Zurich’s Weltklasse meeting has sometimes been called “the Olympics in one day.” The characterisation is even been cited in the “A Close-up On . . .” profile of the meeting on the Diamond League website.

Buy The Landy Era from Runner’s Tribe Books

In similar vein, many athletics fans acclaim the US Olympic Trials as a superior meeting to the Oympics. It’s not hard to see why. For one thing, the depth of competition in many events stands favourable comparison with that found at the Olympics. For another, the sudden death nature of the event surpasses the Games. At the Olympics, only one, two and three get the medals, the rest have at least have competed in the Games. At the US Trials, it’s one, two and three in the team, the rest just get to go home.

That said, are the US Olympic Trials the Olympics with just one country. Or are they, as Larry David might put it, just a “pretty, pretty, pretty good meeting.”

To this column, it’s a no-brainer. It’s exceedingly hard for a part to be greater than the whole and the whole point of the Olympic Games is that it is a gathering of all world nations. While it may be possible to pick individual events where the competition at the US Trials is just as strong as in an Olympic final, this doesn’t hold across more than a handful of events these days.

Even the fabled one-two-three make the team has been unpicked by the adoption of the standard-based qualification for the Olympics. The first three finishers in events now have to be eligible to be selected whether we are talking US sprint hurdlers, Ethiopian distance runners or Hungarian hammer throwers. An athlete finishing sixth at the Trials can be selected ahead of third, fourth and fifth, say, because they have achieved the standard while the others have not.

Let’s not quibble, however. There’s no two ways around the reality that the US Olympic Trials are a great event, bridging as they do the chasm between fan interest and mainstream public interest. It’s that word ‘Olympic’ that does it, bringing in US free-to-air television coverage that just doesn’t happen with other events.

The US Trials have evolved over the years to broadly reflect the Olympic timetable, from heats or qualifying rounds all the way through to finals. The Trials, currently being held in Eugene, TrackTown USA, are spread across 10 days – four days competition, two rest days, four more days competition – and comprise every Olympic discipline other than the road events.

Photo:© USA TODAY Sports

The dilemma of what to do in Eugene with two free days aside, it’s not hard to see why some fans do compare the Trials favourably with the Olympic Games. There’s even allegations of sky-high accommodation rates and price-gouging as Eugene – basically a university town – struggles to provide beds and services to visitors.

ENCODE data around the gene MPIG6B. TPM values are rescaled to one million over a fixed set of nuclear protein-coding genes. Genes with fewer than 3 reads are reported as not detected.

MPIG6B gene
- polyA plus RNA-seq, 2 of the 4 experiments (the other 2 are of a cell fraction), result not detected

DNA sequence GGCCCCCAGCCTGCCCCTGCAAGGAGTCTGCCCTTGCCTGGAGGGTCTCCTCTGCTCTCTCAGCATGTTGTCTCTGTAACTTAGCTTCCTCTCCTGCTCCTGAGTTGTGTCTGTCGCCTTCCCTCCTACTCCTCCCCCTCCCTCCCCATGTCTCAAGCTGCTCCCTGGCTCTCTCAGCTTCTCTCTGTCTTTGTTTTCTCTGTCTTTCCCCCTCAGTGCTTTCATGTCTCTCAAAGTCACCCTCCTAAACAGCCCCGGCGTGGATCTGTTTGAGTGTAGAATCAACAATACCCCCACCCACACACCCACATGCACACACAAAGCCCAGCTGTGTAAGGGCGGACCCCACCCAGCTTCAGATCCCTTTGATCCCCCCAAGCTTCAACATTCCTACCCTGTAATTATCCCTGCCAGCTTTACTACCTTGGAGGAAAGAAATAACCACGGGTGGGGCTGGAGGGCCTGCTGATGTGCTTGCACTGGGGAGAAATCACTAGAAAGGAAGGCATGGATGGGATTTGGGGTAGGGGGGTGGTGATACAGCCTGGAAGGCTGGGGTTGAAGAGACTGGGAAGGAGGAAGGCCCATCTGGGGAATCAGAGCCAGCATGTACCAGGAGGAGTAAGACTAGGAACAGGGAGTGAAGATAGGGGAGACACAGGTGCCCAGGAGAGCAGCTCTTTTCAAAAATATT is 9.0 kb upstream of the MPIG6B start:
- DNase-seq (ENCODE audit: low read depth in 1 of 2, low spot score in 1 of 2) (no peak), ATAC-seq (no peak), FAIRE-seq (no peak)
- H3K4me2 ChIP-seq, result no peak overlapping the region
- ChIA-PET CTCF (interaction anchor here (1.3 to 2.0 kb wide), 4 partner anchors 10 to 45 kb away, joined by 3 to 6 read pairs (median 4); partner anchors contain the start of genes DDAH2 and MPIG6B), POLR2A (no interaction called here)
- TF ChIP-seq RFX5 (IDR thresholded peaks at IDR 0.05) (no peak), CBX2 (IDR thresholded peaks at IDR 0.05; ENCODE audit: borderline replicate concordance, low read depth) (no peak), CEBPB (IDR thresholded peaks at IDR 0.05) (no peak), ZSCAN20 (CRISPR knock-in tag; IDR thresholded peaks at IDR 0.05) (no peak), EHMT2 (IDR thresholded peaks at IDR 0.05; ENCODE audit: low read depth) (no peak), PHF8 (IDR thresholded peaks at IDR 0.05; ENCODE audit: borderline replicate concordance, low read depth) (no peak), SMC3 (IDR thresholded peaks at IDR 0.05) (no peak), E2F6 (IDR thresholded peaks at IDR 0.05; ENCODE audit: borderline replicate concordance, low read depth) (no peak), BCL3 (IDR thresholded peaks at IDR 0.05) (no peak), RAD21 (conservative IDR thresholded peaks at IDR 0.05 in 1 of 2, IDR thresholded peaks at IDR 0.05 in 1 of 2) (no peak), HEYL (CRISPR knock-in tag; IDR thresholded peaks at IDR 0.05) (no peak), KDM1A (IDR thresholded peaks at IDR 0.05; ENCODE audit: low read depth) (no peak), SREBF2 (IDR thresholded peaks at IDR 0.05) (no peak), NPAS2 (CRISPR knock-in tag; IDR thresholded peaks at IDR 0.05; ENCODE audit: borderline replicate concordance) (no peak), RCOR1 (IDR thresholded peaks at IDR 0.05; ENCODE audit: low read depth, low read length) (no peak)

As with the Olympics, however, the level of competition makes up for many real or perceived shortcomings. Nor is there any shortage of drama. Four years of dreams and hopes can be dashed in an instant, as they were when reigning Olympic women’s 800 metres champion Athing Mu crashed to the track just 200 metres into the 800 final.

Athing Mu falls in the 800 meter finals during the US Olympic Track and Field Team trials. Photo:© Craig Strobeck-USA TODAY Sports

Talk about the crash heard around the world. Mu seemed to be the architect of her own demise. First, she virtually had not raced this season, citing a dodgy hamstring in pulling out of several races. Second, she cut in to her inside as the field bunched, which was the apparent cause of a clash of legs with the runner behind her. Whatever, Mu was down and Mu was, effectively, out.

Mu was not the only favourite to make an ignominious exit in the first four days. Brooke Andersen, world champion in Eugene two years ago and leading qualifier, flamed out with three fouls in the hammer throw final. Less a surprise given current form but a big name nonetheless, Rio Olympic champion Matt Centrowitz didn’t even get to the line for the 1500 heats.

For every disastrous downturn in fortune, there was a matching upturn. Nia Akins, who won ‘Mu’s 800’, was herself denied a shot at the Tokyo team three years ago when she fell in the final, this time made the team and ran a lifetime best. Sam Kendricks put several years of inconsistent form behind him with a win in the pole vault. Sha’Carri Richardson and Noah Lyles won the 100 sprints. In the men’s 100 Fred Kerley grabbed third just as he looked gone for all money.

And it wouldn’t be an Olympic Trials without a ‘promising youngster’ or two. Filling that role in the men’s 400 was a 16-year-old named Quincy Wilson. In the first heat of the first individual track event of the meeting, Wilson ran 44.66 to finish behind eventual champion Quincy Hall. He then ran a personal best 44.59 in the semis before finishing sixth in the final in 44.94.

Quincy Wilson at the U.S. Olympic Track and Field TrialsPhoto:©Ben Lonergan, The Register-Guard

Three sub-45 clockings in three rounds. We could be hearing a lot more from Quincy Wilson in the next few years.

It might not be the Olympics with one country but, four days in, the Paris24 US Olympic Trials were already a pretty, pretty, pretty good meeting.